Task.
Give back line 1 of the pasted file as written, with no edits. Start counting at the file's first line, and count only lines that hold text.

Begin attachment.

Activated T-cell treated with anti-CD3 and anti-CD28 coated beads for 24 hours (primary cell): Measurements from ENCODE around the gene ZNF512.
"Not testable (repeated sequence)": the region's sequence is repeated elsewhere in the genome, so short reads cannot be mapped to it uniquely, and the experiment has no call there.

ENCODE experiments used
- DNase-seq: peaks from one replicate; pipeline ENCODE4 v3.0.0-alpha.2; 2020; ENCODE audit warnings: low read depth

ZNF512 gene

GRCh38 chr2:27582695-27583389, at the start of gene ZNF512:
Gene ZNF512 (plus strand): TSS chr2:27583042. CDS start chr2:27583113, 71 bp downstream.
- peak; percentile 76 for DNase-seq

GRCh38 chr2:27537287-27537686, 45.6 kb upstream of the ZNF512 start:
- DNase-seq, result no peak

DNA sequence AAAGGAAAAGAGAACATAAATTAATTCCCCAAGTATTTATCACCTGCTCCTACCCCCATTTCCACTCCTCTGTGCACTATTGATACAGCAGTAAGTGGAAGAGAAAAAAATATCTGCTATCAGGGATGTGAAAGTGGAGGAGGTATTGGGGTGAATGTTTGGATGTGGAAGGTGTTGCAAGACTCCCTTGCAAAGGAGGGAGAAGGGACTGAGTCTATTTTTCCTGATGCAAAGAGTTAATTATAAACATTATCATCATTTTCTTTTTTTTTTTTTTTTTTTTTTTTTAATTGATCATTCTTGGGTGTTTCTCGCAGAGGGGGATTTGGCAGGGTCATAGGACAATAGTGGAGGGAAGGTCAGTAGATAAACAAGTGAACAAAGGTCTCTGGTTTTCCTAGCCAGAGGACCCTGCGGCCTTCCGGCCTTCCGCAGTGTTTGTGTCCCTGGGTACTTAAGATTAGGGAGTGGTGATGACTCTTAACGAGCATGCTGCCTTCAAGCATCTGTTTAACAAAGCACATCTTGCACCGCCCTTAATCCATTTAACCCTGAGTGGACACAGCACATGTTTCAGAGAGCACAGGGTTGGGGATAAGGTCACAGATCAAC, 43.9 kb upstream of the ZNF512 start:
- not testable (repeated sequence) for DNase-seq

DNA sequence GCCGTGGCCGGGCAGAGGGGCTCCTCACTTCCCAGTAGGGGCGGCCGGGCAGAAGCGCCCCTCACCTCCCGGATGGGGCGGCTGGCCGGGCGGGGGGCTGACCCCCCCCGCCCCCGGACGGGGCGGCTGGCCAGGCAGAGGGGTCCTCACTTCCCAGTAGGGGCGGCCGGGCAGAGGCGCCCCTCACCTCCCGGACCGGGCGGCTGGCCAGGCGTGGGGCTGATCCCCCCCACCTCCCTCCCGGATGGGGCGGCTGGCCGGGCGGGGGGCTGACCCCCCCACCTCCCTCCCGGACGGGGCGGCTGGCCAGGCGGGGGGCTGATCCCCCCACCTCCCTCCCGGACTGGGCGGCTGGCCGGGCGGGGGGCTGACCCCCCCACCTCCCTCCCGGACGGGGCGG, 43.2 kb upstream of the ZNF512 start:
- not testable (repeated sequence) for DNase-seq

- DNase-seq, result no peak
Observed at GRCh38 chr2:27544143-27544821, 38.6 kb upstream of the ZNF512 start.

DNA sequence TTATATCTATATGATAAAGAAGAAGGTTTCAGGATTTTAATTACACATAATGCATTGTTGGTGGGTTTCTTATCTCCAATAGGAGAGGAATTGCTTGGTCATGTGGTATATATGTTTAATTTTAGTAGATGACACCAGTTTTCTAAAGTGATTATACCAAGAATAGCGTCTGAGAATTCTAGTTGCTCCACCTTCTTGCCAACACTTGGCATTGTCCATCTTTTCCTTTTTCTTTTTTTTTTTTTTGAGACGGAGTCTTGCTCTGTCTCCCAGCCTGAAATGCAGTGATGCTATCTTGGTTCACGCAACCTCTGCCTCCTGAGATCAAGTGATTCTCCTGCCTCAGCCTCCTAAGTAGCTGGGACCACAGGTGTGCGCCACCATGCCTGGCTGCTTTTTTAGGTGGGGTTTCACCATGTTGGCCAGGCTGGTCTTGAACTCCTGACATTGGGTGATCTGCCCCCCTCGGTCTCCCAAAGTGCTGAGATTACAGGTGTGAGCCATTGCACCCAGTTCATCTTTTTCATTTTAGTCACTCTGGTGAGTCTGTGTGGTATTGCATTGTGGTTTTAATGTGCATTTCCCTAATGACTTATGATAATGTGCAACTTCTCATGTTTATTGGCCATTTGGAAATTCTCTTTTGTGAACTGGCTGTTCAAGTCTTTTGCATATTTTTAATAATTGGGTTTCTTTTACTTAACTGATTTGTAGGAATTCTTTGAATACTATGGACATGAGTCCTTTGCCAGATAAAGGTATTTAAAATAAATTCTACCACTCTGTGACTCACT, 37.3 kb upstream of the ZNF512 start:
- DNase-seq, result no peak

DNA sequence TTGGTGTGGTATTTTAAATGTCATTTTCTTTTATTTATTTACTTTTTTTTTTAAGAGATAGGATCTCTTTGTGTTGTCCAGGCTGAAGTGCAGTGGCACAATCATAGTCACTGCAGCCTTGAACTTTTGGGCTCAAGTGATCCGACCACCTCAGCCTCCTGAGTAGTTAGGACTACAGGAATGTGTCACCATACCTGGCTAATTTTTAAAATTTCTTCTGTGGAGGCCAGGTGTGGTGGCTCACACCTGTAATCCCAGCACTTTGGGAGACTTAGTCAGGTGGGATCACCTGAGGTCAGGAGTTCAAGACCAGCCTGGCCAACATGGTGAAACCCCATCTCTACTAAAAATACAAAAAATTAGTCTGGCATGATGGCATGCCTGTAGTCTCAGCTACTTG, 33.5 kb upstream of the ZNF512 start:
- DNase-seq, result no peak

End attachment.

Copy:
Activated T-cell treated with anti-CD3 and anti-CD28 coated beads for 24 hours (primary cell): Measurements from ENCODE around the gene ZNF512.